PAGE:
Social Media Week comes to six cities Feb. 1

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Rachel Sklar, Rachelle Hruska and Anastasia Liapis at last February’s Social Media Week.

SF, London, Berlin to be part of wide-ranging global teach-in

SocialMediaWeekJD LasicaSpent an hour on a conference call this morning where it was announced that Social Media Week, inaugurated last February in New York, will expand to include San Francisco, London, Berlin, Toronto and São Paulo, Brazil.

The weeklong event will take place Feb. 1-5, 2010. The goal is to “explore the profound impact that social media has on culture, business communications and society at large … and to create a global platform for conversation, connectivity and learning,” said event organizer Toby Daniels, who was on the call.

While the Socialmediaweekny.com site talks about a five-day conference, it’s less a conference than a sprawling series of loosely connected events all related to the theme of social media. (I like to think of it as a “teach-in,” though perhaps that’s too retro a term.) Events will span a variety of formats, ranging from talks, presentations and panel discussions, to interactive workshops, seminars, networking events and drinks receptions. Some will be free, others will have an admission charge. Some will be put on by marketing groups, others by nonprofits and social change organizations. They’ll all be listed in a public calendar.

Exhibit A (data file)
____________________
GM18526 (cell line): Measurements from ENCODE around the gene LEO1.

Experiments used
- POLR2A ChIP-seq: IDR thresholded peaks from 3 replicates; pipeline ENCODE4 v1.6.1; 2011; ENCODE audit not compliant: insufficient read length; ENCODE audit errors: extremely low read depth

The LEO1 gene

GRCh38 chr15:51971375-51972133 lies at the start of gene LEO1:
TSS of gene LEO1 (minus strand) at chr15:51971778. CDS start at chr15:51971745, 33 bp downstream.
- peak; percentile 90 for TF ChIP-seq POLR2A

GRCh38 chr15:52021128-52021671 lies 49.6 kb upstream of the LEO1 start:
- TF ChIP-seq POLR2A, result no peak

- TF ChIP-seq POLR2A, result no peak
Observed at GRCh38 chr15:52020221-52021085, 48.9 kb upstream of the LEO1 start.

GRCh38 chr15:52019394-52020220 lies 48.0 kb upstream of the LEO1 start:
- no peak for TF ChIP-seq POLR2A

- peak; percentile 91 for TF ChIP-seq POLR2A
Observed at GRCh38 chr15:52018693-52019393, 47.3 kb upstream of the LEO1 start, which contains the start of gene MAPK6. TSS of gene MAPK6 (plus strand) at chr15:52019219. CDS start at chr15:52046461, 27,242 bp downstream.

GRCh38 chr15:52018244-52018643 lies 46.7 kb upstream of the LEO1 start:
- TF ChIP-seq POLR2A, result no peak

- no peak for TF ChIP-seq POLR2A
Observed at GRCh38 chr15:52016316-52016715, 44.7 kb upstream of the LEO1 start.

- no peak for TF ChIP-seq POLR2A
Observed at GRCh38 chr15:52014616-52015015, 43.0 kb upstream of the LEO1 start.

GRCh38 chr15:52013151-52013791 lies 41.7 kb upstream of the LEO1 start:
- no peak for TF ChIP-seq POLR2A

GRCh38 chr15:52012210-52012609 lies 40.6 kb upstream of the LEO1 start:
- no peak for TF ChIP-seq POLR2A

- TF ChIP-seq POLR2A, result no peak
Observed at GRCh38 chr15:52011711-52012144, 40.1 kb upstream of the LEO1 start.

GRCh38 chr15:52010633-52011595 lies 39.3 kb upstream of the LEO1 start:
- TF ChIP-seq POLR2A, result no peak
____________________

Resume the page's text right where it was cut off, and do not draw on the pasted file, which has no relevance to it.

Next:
In San Francisco, Chris Heuer of the Social Media Club will be the local organizer, natch, and there will be a daylong jobs retraining summit as part of the event. Chris is setting up a Basecamp site for volunteers to help organize the events. Continue reading

December 11, 2009

How to embed interactive links in your YouTube videos

John HaydonIf you publish a lot of YouTube videos on specific topics, this screencast will be very useful.

With annotated links, you can edit your videos and add text links that will link to:

  • Other videos on YouTube
  • Playlists on YouTube
  • YouTube Channels
  • Searches on YouTube
  • Groups on YouTube